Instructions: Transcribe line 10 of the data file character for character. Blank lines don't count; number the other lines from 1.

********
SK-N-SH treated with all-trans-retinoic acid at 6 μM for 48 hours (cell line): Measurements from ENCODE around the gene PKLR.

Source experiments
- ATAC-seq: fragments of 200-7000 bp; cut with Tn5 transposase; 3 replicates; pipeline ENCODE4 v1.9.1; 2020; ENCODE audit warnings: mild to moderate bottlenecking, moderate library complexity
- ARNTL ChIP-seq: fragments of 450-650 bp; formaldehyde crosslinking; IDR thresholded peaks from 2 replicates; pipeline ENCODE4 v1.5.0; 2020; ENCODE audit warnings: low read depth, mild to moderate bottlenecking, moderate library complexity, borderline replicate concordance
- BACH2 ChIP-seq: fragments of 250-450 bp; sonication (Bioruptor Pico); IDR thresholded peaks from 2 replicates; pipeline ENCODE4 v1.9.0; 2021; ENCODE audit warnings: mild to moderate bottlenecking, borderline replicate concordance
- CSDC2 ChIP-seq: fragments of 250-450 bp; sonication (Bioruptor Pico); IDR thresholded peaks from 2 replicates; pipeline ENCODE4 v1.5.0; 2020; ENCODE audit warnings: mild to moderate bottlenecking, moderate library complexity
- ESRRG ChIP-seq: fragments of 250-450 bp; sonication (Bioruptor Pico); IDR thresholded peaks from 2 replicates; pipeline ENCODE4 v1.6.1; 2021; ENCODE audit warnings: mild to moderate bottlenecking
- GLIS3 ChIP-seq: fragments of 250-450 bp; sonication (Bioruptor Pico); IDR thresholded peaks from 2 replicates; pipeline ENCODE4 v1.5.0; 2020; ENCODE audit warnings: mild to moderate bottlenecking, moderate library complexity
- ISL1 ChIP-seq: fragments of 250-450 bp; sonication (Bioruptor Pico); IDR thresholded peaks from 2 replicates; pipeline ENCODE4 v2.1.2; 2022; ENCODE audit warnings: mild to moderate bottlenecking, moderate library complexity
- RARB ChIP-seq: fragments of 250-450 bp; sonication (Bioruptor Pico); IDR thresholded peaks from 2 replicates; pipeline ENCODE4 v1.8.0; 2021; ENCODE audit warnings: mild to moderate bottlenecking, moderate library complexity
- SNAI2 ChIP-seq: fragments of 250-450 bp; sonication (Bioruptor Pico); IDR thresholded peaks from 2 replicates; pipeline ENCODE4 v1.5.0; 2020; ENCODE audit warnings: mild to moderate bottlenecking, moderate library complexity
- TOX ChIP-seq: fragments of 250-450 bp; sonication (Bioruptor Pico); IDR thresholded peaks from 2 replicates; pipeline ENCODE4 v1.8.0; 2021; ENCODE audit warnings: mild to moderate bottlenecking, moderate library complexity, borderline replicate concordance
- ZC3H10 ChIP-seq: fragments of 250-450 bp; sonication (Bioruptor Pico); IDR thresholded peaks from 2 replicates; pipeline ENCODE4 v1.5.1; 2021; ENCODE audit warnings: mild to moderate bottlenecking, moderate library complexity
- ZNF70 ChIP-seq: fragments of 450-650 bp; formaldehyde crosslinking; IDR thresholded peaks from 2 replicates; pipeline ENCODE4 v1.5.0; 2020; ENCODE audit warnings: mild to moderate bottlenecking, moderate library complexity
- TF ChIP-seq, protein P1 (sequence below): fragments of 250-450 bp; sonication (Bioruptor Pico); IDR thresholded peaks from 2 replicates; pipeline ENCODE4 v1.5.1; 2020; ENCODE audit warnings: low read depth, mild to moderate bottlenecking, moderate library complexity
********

- RARB ChIP-seq: fragments of 250-450 bp; sonication (Bioruptor Pico); IDR thresholded peaks from 2 replicates; pipeline ENCODE4 v1.8.0; 2021; ENCODE audit warnings: mild to moderate bottlenecking, moderate library complexity